Raked, bagged, and carted away
In restructuring, Heartland Payment slashes most of Cambridge-based Leaf team
LEaf payments
You may have encountered the technology from Leaf at local businesses like Voltage Coffee, Aceituna Cafe, or Garlic & Lemons: instead of a cash register on the counter, a small Android tablet sits on a pedestal. After the cashier rings you up by tapping the screen a few times, he swipes your credit card and asks you to sign the screen instead of a receipt. Leaf's software could provide merchants with reports on what had been selling well, and it also tracked workers' hours. Cambridge-based Leaf aimed to dramatically undercut the big sellers of registers (also known as point-of-sale systems), selling its tablet for $250 and the accompanying software for $50 per month. Read More
Thinking spring, Practice Gigs readying app to connect you with tennis partners
PracticeGigs co-founders Matt Neary and Toni Oloko.
This time last year, Toni Oloko was captain of the tennis team at Boston Trinity Academy, a small prep school in Hyde Park. While he got accepted by the Wharton School at the University of Pennsylvania, Oloko decided not to start college last fall. Instead, he has been working on a startup called PracticeGigs — and raising a seed round of funding from investors like Andy Miller of Constant Contact and Jeff Fagnan at FKA (the tech venture capital firm Formerly Known as Atlas.) Read More
Zoom Zoom Zoom
Zoombinis’ relaunch will target the iOS and Android markets
Image via Zoombinis
About 20 years ago, an educational video game called “Zoombinis” was launched to help children improve problem-solving skills. The game, from Broderbund Software, which was later acquired by a Houghton Mifflin Harcourt subsidiary, The Learning Co., ended up selling more than 1 million copies. Now the original creator, Cambridge-based TERC (for Technical Education Resource Centers) has teamed up with a Boston children’s media company, FableVision, and the Learning Games Network to launch an updated version of the game for Android, iOS and, eventually, a wide array of other devices. Read More
Boston Crunch
This year's TechCrunch Boston Meetup and Pitchoff features a roster of cool startups
(image via Mike Schneider -@schneidermike)
On Thursday evening, 10 local startups will take the stage at the Boston TechCrunch Meetup + Pitchoff to compete for a spot at the TechCrunch Disrupt conference in New York City. TechCrunch's East Coast editor John Biggs and reporter Jordan Crook will be in town for the event, which is co-hosted by VentureFizz, NextView Ventures, and General Assembly, and will be held at The Estate. Read More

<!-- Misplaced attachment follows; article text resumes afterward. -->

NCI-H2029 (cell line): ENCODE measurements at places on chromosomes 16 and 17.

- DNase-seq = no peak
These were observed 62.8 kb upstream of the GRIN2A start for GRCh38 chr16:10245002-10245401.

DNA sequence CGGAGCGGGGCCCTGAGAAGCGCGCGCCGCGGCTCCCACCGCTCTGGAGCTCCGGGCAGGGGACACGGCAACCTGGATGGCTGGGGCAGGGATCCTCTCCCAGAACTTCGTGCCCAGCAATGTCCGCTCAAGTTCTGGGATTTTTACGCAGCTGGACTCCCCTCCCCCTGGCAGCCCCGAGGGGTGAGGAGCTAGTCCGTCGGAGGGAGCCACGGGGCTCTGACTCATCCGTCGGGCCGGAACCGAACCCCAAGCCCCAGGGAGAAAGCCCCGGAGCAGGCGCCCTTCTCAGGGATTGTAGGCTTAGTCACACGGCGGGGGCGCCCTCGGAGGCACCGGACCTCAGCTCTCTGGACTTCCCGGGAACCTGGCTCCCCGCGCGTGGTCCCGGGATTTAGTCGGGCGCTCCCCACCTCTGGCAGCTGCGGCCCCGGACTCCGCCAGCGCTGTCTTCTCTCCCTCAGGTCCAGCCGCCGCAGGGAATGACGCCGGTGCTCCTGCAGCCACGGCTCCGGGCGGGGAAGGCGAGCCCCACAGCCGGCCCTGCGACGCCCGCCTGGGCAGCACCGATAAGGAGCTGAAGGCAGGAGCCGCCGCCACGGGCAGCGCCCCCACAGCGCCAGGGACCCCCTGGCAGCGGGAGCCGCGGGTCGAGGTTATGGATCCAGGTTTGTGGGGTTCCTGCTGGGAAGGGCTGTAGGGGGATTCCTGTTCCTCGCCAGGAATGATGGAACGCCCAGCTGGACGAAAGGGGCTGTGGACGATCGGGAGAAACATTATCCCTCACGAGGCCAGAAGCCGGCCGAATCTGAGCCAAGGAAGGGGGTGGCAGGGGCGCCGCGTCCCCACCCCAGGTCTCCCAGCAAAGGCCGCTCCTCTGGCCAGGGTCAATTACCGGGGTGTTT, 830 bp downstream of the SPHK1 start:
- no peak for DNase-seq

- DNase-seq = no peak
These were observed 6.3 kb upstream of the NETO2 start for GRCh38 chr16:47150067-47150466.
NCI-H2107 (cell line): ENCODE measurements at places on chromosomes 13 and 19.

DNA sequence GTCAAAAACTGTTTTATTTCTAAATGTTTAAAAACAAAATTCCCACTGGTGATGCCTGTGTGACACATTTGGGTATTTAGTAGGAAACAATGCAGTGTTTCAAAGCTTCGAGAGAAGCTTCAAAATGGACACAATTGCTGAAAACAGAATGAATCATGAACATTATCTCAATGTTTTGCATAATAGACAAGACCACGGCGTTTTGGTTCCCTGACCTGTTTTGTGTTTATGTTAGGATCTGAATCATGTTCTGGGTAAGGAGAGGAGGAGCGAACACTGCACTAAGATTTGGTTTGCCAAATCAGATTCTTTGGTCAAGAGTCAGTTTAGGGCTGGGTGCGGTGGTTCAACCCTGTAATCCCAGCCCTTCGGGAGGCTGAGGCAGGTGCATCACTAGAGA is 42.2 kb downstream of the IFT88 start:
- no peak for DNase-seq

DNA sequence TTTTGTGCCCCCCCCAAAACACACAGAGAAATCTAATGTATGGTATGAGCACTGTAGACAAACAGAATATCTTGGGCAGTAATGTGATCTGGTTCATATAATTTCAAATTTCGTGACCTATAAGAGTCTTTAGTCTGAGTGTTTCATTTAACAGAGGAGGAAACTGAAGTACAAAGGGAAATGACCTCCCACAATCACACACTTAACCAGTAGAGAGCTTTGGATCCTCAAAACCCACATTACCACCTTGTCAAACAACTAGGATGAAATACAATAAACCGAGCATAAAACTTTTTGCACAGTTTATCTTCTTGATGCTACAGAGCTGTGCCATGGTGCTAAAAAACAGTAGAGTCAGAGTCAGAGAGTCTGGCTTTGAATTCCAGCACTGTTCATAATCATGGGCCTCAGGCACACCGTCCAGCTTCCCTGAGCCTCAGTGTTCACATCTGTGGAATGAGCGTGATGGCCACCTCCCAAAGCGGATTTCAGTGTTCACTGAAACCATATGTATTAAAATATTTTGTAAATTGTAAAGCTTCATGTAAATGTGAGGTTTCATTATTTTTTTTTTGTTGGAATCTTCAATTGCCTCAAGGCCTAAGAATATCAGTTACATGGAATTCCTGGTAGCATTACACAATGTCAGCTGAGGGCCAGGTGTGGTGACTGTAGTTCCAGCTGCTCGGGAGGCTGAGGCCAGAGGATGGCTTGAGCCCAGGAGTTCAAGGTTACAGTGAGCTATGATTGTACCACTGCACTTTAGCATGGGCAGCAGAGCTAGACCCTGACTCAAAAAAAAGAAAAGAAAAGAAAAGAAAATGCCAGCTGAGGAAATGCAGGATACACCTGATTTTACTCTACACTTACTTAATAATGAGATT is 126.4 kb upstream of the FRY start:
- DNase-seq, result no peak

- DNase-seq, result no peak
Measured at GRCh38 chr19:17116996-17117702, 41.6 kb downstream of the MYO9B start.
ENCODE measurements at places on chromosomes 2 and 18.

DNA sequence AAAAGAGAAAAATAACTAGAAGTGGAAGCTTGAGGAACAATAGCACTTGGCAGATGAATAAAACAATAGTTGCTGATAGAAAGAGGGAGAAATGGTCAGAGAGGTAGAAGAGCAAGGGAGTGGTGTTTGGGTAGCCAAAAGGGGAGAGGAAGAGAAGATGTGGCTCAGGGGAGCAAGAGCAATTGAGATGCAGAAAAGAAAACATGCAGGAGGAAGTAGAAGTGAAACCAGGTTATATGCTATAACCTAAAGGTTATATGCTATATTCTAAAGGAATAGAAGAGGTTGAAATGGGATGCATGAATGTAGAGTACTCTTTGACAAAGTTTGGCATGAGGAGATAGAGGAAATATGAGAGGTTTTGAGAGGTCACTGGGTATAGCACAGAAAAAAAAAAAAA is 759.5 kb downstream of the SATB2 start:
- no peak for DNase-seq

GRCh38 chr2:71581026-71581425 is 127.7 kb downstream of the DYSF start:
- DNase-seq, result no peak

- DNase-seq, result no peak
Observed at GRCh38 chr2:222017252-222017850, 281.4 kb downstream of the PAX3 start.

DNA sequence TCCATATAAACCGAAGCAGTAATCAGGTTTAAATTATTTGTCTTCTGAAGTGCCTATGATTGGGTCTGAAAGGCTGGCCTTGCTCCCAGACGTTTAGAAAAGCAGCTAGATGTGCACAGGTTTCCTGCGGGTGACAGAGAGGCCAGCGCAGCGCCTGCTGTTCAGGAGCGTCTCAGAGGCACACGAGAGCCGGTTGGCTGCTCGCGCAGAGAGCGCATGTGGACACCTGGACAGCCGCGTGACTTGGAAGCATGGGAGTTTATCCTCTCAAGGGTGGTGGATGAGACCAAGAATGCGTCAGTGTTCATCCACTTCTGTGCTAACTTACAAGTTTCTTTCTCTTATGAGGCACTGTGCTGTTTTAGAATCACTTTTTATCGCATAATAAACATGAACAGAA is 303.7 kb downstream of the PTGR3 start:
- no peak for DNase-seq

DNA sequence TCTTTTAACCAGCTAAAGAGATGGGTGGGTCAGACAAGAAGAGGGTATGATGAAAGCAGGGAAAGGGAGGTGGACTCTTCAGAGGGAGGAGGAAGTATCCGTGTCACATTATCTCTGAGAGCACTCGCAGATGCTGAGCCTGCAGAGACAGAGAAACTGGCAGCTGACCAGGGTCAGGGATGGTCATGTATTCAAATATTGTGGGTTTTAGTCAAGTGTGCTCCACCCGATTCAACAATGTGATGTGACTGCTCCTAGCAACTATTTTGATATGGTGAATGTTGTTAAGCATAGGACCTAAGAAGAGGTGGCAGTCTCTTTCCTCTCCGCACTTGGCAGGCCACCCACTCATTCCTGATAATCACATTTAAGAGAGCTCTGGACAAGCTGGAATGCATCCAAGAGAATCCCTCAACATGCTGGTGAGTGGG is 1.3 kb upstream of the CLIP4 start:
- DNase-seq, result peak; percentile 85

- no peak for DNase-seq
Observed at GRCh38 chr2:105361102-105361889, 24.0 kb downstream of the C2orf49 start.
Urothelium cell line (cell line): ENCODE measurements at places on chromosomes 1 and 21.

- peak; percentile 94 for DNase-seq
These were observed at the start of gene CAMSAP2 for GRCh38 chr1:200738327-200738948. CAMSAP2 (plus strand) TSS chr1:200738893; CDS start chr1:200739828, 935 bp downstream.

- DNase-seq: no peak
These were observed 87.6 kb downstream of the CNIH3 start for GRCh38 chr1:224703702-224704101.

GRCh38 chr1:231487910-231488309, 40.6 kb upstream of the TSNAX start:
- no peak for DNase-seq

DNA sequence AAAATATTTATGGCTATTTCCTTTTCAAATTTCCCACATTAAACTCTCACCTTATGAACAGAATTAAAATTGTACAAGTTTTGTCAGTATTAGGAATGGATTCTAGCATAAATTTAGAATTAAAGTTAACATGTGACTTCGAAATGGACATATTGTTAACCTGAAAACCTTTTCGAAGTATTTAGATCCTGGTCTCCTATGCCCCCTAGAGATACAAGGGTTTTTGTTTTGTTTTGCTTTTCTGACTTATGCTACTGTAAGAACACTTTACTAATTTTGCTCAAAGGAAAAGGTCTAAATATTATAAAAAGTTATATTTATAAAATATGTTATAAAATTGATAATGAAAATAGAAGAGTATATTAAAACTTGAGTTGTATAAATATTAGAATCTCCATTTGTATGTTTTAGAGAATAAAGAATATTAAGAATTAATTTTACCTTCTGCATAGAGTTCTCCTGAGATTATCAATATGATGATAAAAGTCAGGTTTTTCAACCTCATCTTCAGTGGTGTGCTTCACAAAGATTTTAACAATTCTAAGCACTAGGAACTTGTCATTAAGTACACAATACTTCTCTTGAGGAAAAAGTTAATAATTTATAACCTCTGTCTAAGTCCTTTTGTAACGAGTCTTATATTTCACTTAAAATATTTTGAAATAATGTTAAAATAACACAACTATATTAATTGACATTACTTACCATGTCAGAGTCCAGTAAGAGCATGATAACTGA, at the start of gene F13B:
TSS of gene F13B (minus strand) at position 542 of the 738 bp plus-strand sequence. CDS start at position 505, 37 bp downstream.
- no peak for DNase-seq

Crystal ball commute? 'DELAID' app hopes to predict delays on the MBTA
Commuters wait for the Red Line. (Wendy Maeda/Boston Globe)
When it comes to creating technology for cities and citizens, open-sourced data and hackathons and great, but there’s nothing like a real weather emergency to get the creative juices flowing. The recent spate of storm-related delays and shutdowns on the MBTA have sent local designers into a creative frenzy; the latest proposal to ease the daily commute for Bostonians is an app that can predict the chance for delays and train trouble on the way to work. Read More
Bridj over the Potomac
Bridj planning to expand its data-driven bus service to Washington, D.C.
Photo via Bridj
This morning, Boston-based Bridj, a transportation startup that aims to bring better, user-informed bus services to metropolitan areas, announced that it plans to expand its operations to Washington, D.C., this spring. Bridj initially started testing potential bus routes in Boston last June, and released its long-awaited mobile application in January. This most recent step is helping the company to get closer to its original vision of a data-driven transit service that meets the demands of citizens in neighborhoods lacking reliable public transportation. The service saw an influx in popularity in the wake of the recent snowstorms, particularly during some of the worst MBTA and traffic woes. Read More
Lunchtime fun
CyPhy's drones capture company snowboarding breaks in Danvers
Screen Shot 2015-02-24 at 8.31.02 PM
What would you do if a couple feet of fresh snow fell... and right outside your office door was a small hill? Oh, and your CEO was an avid snowboarder? And your company made small drones with built-in cameras? The answer at Danvers-based CyPhy Works was clear: institute snowboarding lunch breaks, filmed from the skies. The runs aren't very long, but CyPhy CEO Helen Greiner says the walk back up the hill is good exercise. While many of CyPhy's employees are mechanical engineers, Greiner says "they haven't built me a lift yet." (That's Greiner, who was previously a co-founder of iRobot Corp., going off a jump in the image above.) Read More
What you missed from the Poitras, Greenwald, and Snowden post-Oscar Reddit AMA
Snowden (Image via Imgur)
Following an Academy Award for Best Documentary Feature, "Citizenfour" director Laura Poitras joined her colleague Glenn Greenwald and source Edward Snowden for a Reddit AMA on Monday. However the session came with the disclaimer: Ask Us Almost Anything. After the Snowden documents were released, Poitras and Greenwald, along with their colleague and fellow journalist Jeremy Scahill, co-founded the online news outlet The Intercept. The Intercept is funded by eBay founder Pierre Omidyar and has largely focused on sifting through the troves of information Snowden provided and other instances of government overreach. "Citizenfour" chronicles the meeting between Snowden and the journalists to whom he provided the government documents; the film debuted on HBO yesterday. The following are some highlights from the AMA. Read More